Full Review

10th Street Distillery

10th Street Distillery
California Coast Blend American Blended Whiskey

Category: American Blended Whiskey

Date Tasted:
Country: USA
Alcohol: 42%
94 Points
Gold Medal
Exceptional
$39

10th Street Distillery
California Coast Blend American Blended Whiskey

Category: American Blended Whiskey

Date Tasted:
Country: USA
Alcohol: 42%
Gold color. Aromas and flavors of caramel and vanilla cream candies, crackerjack, apricot, raspberry cream and fried plantain, and toasted granola with a round, crisp, dry medium body and a tingling, amusing, medium-long finish with notes of vanilla cream milk chocolate, toasted wheat bread, and applejacks cereal. Toasted grains and vanilla cream aromatics continue to lure you in for another sip all summer long.

Tasting Info

Spirits Glass Style: Mild
Aroma Aroma: caramel and vanilla cream candies, crackerjack, apricot, raspberry cream and fried plantain, and toasted granola
Taste Flavor: Same as aromas with notes of vanilla cream milk chocolate, toasted wheat bread, and applejacks cereal
Smoothness Smoothness: Tingling
Finish Finish:
Enjoy Enjoy: Enjoy on its own
Bottom Line Bottom Line: Toasted grains and vanilla cream aromatics continue to lure you in for another sip all summer long.

The Producer

10th Street Distillery

The Producer

American Blended Whiskey

Spirits Glass Glencairn Canadian Amber.jpg
Serve in a Glencairn Ganadian Whisky Glass
Blended American Whiskey is required to contain at least 20% straight whiskey; with the balance being unaged neutral spirit or, in a few cases, high-proof light whiskey. It has a general whiskey flavor profile (most closely resembling Bourbon), but lacks any defining taste characteristic.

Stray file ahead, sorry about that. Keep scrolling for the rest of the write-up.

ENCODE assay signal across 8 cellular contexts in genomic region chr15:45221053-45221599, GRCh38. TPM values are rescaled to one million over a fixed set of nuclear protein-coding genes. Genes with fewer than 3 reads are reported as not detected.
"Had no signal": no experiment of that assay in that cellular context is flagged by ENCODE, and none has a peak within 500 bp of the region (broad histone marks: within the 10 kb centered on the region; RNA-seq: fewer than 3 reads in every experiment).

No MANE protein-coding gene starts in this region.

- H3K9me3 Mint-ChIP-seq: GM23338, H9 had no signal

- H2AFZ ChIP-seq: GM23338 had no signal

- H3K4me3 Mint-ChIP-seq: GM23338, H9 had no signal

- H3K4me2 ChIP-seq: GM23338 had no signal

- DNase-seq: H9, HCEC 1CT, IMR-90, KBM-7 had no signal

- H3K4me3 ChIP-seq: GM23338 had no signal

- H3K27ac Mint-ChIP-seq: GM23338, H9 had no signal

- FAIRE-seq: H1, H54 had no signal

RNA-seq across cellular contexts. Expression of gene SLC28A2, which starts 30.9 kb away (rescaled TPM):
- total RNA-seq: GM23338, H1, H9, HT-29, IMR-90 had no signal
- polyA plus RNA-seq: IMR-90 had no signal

Blended whiskies date from the early 19th century when the invention of the column still made possible the production of neutral spirits. Distillers would blend one or more straight whiskies (Bourbon and Rye) with these neutral spirits in varying proportions to create their own branded blend. The taste and quality of these whiskies, then as now, varies according to the ratio of straight whiskey to neutral grain spirit. Early blends were frequently flavored with everything from sherry to plug tobacco. Compared to straight whiskies they were relatively inexpensive and bland in character. Modern blends utilize dozens of different straight whiskies to insure a consistent flavor profile. Blended American whiskies had a great sales boost during and just after World War II when distillers promoted them as a way of stretching their limited supply of straight whiskey. This sales spike did not last, however. Blended whiskies were considered to be too bland by Bourbon and Rye drinkers, and consumers with a taste for lighter spirits soon migrated to Vodka and Gin. Blended whiskies have been leading the pack in declining sales over the past few decades.